News Feature | April 3, 2014

Will Google's Ara Modular Smartphone Be A Real-Life Tricorder?

By Joel Lindsey

IMG_9822

As Google continues to develop its modular smartphone, known at this point as Project Ara, new reports indicate that the device could be used for medical-related analyses, data processing, and recording or sharing information.

Project Ara is Google’s attempt to create a modular smartphone that can be customized to an individual user’s preferences by allowing consumers to purchase and install individual components rather than a stock phone model.

“The device ... aims to reinvent the shape and packaging of smartphones as we know them,” wrote tech columnist Alyssa Bereznak in an article published online by Yahoo Tech. “Rather than force consumers to purchase and discard a gadget after its technology has grown old over a year or two, the phone was invented to be an ever-evolving body of removable modules, which can be continually customized and updated by size and feature.”

Google developers recently revealed a prototype model of a Project Ara smartphone. The device consists of an endoskeleton with a number of slots into which users can connect different components. Those components could include camera lenses, backup batteries, additional memory, Wi-Fi processors, and even medical diagnostic and data processing devices.

“No one, including Google, knows what modules might emerge,” said an article published by Extreme Tech. “A fingerprint scanner, a blood sugar sensor for diabetics, a thermal imaging camera, a microcontroller or FPGA that allows you to directly control your homebrew electronics — really, anything is possible.”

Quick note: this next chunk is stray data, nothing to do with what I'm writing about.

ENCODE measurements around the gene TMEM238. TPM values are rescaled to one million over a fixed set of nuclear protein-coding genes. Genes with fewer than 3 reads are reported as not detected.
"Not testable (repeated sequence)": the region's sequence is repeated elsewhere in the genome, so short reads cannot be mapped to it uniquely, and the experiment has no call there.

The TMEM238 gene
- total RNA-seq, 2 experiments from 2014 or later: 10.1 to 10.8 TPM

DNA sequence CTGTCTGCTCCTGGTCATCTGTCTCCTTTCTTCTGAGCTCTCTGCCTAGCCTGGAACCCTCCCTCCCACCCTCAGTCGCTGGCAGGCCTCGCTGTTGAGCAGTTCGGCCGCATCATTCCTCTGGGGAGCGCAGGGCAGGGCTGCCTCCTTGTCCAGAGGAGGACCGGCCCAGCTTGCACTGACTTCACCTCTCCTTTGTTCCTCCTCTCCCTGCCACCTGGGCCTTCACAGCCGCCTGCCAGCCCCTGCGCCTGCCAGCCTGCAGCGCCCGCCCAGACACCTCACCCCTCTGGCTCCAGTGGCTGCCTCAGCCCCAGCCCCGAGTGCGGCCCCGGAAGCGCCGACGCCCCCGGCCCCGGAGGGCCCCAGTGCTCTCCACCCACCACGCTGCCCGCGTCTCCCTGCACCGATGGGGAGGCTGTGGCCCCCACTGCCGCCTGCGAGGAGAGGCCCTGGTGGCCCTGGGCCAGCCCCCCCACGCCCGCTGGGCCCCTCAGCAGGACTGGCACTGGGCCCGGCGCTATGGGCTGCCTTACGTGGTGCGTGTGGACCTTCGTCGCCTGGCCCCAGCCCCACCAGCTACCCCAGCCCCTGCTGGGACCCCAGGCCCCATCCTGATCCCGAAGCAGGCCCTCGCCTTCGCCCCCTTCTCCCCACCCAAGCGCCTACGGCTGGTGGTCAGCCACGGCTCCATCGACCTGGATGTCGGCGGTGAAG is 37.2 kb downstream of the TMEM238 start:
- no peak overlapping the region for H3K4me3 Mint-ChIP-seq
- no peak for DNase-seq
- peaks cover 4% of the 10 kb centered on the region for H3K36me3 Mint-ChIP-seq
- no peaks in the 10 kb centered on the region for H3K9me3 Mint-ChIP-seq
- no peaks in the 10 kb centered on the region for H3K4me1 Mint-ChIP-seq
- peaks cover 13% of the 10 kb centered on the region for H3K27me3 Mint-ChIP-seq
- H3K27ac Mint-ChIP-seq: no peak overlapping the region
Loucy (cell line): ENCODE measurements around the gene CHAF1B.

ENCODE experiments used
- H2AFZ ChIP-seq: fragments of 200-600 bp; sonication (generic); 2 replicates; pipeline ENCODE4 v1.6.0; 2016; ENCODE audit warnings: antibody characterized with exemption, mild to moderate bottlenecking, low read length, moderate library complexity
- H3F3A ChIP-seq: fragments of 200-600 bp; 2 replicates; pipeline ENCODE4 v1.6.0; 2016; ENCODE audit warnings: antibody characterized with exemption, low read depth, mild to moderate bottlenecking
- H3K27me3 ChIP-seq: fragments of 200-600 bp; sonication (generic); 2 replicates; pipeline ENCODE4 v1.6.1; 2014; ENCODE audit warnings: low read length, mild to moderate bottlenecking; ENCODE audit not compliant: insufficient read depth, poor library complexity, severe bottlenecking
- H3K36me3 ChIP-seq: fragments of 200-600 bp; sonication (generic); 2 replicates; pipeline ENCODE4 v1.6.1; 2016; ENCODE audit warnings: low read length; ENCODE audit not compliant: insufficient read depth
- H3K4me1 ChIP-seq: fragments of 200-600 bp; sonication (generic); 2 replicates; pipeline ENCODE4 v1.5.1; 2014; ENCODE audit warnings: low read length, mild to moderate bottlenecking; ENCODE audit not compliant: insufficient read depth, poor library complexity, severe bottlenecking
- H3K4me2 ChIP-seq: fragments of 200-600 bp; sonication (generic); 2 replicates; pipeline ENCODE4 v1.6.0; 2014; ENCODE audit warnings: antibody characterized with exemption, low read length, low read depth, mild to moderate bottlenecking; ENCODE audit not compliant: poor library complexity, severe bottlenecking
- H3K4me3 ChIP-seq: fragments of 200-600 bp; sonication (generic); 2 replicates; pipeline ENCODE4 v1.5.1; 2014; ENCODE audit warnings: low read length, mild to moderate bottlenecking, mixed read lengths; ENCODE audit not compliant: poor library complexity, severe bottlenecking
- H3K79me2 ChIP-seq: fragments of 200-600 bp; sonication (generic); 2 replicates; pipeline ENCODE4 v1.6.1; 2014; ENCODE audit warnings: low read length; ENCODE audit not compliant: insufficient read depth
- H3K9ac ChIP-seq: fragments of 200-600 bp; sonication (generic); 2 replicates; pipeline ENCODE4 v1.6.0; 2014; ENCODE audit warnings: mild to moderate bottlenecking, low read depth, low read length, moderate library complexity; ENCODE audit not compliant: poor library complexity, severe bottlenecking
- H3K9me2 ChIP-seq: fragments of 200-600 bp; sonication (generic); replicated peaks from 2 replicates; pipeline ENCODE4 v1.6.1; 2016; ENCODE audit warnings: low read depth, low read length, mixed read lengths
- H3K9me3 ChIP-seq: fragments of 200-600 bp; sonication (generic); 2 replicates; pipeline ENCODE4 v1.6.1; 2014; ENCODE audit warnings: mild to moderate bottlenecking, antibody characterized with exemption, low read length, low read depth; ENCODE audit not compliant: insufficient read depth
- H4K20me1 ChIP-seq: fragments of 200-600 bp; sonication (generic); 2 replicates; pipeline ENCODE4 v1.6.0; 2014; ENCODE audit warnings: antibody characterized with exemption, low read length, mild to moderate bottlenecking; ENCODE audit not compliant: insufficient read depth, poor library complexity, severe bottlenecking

In particular, Google has expressed interest recently in using Project Ara as a way of expanding the possibilities of using smartphones as medical devices. Tech reporter Chirs Davies, in an article published by Slash Gear, reports that Google has recently added Jose Gomez-Marquez, a member of MIT’s D-Lab, as a primary speaker at the upcoming Project Ara developer’s conference.

Gomez-Marquez has already worked on such projects as MEDIKit, a mobile medical device that uses interchangeable diagnostic components to facilitate effective and low-cost medical fieldwork.

“Slot in a few scanning modules, or one which can analyze test samples, and Ara would be transformed into a portable — and affordable — diagnostics lab,” wrote Davies. “Google’s argument for Project Ara is that by divorcing highly specific functionality from the underlying generic requirements of a phone, the cost handicap implicit in creating focused devices could be overcome.”

Researchers and device developers from a variety of fields have been consistently working in recent years to harness the capabilities of smartphones for medical purposes. Earlier this month, researchers in Houston announced a new device that turns smartphones into medical diagnostic devices. Around the same time, a group of scientists at Stanford publicized new lens adapters that could allow smartphones to generate detailed images of the front and back of a person’s eye.

Google’s Project Ara could bring more flexibility, affordability, and effectiveness to the increasingly interconnected world of mobile devices and medicine.

Image Credit: Google ATAP (Google +)

Newsletter Signup
Newsletter Signup
Get the latest medical device industry news, insights, and analysis delivered to your inbox.